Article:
You don’t need to build your own binder, create cute labels, do elaborate décor, or spend hours creating or tons of money purchasing décor for your classroom to be organized and ready for the school year.
Don’t get me wrong, I love decorating a classroom. I do. Having a space I enjoy being in makes going to school just that little bit more enjoyable. But it’s not the most important thing!
Today, let’s take a hot second to talk about some essential pieces I do first(like planning routines for an organized classroom), before all that fun décor, that will make your year so much easier.
Listen in to the full episode to find out:
Honestly, it's not always a one-and-done situation. We may organize our classroom library differently depending on the grade level we are teaching, our goals for our students, the skills we want them to learn, and more. In fact, there are so many ways to organize your classroom library that it can get confusing and overwhelming.
So, if you're pondering reorganizing your library, setting up a classroom library for the first time, or just want to be able to use and manage your classroom library better, this episode is for you!
Sometimes I think teachers get caught up in sorting, cataloging, and creating organization for the books. All the while, the other pieces that go with managing a...
Let’s face it, a classroom of students [just like any workplace] is really a hodgepodge of readiness, abilities, strengths, and weaknesses. In order to help all of our students learn, we have to be able to scaffold instruction in more than one way.
Today, I have the skinny 9 ways to scaffold instruction.
Before we begin, I just want to say thank you to everyone who entered the gift card drawing to celebrate the 100th episode of the podcast. The winner of the $100 TeachersPayTeachers Gift Card is Aimee Dunford. Congratulations, Aimee!
According to EdGlossary, "Scaffolding refers to a variety of instructional techniques used to move students progressively toward stronger understanding and, ultimately, greater independence in the learning...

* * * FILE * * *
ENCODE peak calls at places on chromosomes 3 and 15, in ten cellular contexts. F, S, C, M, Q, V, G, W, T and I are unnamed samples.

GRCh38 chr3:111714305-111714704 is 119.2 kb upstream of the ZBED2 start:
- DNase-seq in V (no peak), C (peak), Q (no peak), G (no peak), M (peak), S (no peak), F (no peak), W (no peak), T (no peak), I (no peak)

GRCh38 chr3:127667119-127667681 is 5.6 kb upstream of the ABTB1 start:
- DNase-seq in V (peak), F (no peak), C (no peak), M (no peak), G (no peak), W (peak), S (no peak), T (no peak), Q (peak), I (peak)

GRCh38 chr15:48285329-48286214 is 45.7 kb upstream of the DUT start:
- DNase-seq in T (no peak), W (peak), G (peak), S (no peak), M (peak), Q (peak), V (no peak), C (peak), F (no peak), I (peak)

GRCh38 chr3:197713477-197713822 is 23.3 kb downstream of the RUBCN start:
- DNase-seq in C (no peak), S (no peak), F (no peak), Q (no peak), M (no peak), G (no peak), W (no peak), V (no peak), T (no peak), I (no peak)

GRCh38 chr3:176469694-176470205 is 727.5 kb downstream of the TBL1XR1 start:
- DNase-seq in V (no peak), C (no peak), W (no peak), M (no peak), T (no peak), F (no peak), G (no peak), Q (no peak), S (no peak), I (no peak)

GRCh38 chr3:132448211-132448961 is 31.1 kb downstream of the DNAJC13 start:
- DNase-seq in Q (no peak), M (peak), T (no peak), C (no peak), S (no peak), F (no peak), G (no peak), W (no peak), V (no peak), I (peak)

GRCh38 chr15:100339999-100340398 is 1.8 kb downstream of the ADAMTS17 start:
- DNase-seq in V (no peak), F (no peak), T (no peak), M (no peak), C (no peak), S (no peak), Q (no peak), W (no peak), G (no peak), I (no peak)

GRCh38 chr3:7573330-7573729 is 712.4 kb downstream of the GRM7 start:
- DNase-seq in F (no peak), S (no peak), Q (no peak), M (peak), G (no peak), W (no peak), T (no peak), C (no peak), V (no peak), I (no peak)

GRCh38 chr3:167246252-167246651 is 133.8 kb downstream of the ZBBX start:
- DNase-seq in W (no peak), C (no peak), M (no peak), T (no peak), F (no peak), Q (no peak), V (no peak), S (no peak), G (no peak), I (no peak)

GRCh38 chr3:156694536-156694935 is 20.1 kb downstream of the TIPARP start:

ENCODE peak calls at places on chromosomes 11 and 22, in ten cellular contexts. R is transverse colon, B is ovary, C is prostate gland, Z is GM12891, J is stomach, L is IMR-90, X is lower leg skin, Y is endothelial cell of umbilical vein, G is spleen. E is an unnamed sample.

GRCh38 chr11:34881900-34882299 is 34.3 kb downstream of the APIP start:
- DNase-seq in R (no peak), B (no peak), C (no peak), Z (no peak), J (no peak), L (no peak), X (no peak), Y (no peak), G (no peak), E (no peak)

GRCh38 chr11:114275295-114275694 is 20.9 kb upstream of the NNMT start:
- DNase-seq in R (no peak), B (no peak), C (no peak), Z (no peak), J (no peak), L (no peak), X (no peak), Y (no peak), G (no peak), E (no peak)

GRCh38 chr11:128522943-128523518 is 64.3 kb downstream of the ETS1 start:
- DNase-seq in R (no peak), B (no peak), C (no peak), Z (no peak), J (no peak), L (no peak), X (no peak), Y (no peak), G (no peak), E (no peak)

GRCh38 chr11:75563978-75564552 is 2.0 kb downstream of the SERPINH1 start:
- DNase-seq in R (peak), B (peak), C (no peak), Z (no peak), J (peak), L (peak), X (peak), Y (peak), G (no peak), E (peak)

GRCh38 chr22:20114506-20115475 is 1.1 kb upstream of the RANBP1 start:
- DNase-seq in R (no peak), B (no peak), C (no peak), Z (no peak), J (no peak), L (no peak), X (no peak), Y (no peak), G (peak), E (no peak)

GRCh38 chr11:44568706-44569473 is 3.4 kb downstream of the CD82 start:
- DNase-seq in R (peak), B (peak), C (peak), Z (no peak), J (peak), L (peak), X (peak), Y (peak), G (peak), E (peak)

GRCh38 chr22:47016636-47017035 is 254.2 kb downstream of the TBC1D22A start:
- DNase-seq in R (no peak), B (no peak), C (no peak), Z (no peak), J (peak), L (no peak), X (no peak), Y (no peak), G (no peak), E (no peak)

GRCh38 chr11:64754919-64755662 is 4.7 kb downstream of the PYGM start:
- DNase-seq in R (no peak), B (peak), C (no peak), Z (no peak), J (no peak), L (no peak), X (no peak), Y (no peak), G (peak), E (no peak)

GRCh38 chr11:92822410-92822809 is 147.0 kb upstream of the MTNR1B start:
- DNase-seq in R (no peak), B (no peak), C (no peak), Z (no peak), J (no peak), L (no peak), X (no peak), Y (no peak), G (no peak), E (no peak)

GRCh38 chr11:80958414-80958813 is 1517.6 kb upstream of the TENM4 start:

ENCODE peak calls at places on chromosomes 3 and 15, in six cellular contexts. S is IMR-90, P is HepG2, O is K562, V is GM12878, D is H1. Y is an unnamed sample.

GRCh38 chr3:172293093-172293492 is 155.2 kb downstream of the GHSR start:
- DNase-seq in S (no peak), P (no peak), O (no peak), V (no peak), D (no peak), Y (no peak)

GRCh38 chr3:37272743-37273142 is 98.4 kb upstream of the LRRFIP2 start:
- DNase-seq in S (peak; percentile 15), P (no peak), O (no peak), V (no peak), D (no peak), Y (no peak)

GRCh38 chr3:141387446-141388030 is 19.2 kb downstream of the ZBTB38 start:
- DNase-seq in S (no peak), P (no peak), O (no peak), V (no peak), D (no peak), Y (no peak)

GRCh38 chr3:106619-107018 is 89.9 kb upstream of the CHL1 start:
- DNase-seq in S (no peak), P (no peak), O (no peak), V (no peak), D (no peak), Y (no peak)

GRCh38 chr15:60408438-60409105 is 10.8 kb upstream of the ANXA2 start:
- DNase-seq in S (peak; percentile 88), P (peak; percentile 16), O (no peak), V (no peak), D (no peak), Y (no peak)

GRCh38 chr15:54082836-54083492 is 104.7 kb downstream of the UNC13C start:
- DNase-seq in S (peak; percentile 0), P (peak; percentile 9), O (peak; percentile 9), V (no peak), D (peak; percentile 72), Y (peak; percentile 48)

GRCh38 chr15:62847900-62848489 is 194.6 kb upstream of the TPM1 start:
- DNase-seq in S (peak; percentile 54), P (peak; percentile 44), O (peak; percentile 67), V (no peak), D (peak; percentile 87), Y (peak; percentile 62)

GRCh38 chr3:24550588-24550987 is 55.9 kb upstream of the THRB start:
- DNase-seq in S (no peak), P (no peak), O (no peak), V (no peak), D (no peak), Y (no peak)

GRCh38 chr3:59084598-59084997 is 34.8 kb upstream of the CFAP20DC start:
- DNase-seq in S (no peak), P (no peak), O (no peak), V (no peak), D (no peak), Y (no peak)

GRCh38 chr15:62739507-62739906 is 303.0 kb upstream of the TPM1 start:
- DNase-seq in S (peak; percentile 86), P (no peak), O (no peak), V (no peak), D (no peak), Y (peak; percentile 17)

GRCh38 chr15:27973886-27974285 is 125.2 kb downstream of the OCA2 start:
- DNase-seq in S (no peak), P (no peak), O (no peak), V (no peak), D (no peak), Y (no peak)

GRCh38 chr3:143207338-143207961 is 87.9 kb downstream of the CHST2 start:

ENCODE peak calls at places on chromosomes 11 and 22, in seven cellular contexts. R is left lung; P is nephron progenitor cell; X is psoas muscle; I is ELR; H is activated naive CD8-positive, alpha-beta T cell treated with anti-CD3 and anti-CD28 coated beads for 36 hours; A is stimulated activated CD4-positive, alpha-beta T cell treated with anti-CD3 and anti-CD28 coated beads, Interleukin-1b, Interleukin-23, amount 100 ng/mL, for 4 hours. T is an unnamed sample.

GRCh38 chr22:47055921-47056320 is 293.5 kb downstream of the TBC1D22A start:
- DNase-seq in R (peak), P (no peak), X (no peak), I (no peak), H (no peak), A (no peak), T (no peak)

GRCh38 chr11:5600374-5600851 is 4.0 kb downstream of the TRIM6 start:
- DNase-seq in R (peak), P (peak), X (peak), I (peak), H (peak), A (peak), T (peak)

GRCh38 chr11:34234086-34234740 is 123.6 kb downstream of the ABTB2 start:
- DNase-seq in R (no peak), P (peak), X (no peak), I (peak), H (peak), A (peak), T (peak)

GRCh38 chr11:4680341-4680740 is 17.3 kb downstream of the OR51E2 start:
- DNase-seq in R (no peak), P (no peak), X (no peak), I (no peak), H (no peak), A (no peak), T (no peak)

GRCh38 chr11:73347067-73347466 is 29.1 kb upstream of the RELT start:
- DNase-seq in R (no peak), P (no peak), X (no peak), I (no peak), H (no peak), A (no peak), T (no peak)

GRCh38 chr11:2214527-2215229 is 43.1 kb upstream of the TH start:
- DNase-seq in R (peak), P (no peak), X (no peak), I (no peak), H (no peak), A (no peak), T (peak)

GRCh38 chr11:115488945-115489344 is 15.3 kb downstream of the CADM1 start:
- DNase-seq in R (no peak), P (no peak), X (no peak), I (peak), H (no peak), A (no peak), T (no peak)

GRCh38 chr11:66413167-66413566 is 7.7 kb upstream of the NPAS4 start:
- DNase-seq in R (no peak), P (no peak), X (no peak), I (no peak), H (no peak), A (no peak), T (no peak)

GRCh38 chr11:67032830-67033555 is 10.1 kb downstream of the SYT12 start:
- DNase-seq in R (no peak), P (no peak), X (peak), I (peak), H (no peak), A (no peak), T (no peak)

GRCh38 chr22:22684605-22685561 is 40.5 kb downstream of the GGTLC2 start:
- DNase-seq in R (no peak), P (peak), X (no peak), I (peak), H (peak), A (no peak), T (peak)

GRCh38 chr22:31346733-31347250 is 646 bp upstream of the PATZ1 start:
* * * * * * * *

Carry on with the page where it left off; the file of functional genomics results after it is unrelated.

Not to worry! Today, the 100th episode of The Teach Joyully Podcast is all about how to use task cards.
To celebrate to 100th episode of The Teach Joyfully Podcast I'm giving away a $100 TeachersPayTeachers gift card. Down below are the all details to enter the drawing.
I get that. I do think task cards make formative assessments so much easier though. So it might be more work upfront until you get the hang of creating task cards, but in the long run, those task cards will pay off big time.
Like anything, learning something new or adding in a new piece takes practice. This piece gets...
So I know from experience when it comes to behavior management in your class, yelling [more than on rare occasions] is a sign of a deeper classroom management problem. I don’t do a lot of classroom management episodes, but truly behavior management is something that pervades all areas of teaching and needs to be discussed in the context of various teaching times and situations so you can simply teach.
In case you haven’t guessed….Today, we’re talking about classroom management strategies in the literacy classroom.
If you find yelling is not a rare occurrence for you, to have to shout to gain back control of your class, or you find yourself lecturing about behavior more than you’d like…then you already know [deep down] that...